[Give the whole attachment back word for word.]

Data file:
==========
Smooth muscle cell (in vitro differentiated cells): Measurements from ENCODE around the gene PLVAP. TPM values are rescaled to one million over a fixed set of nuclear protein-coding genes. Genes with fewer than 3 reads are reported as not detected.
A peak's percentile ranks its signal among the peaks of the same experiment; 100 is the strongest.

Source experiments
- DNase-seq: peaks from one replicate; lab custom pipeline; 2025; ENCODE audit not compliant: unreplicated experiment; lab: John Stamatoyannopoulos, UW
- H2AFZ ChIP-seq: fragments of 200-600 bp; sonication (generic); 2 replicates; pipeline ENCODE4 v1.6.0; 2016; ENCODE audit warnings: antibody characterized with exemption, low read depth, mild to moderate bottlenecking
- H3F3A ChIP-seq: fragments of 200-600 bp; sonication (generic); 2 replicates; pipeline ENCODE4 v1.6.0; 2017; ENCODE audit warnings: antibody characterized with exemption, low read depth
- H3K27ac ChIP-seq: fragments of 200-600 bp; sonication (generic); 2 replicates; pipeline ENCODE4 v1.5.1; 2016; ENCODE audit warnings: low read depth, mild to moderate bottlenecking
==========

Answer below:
Smooth muscle cell (in vitro differentiated cells): Measurements from ENCODE around the gene PLVAP. TPM values are rescaled to one million over a fixed set of nuclear protein-coding genes. Genes with fewer than 3 reads are reported as not detected.
A peak's percentile ranks its signal among the peaks of the same experiment; 100 is the strongest.

Source experiments
- DNase-seq: peaks from one replicate; lab custom pipeline; 2025; ENCODE audit not compliant: unreplicated experiment; lab: John Stamatoyannopoulos, UW
- H2AFZ ChIP-seq: fragments of 200-600 bp; sonication (generic); 2 replicates; pipeline ENCODE4 v1.6.0; 2016; ENCODE audit warnings: antibody characterized with exemption, low read depth, mild to moderate bottlenecking
- H3F3A ChIP-seq: fragments of 200-600 bp; sonication (generic); 2 replicates; pipeline ENCODE4 v1.6.0; 2017; ENCODE audit warnings: antibody characterized with exemption, low read depth
- H3K27ac ChIP-seq: fragments of 200-600 bp; sonication (generic); 2 replicates; pipeline ENCODE4 v1.5.1; 2016; ENCODE audit warnings: low read depth, mild to moderate bottlenecking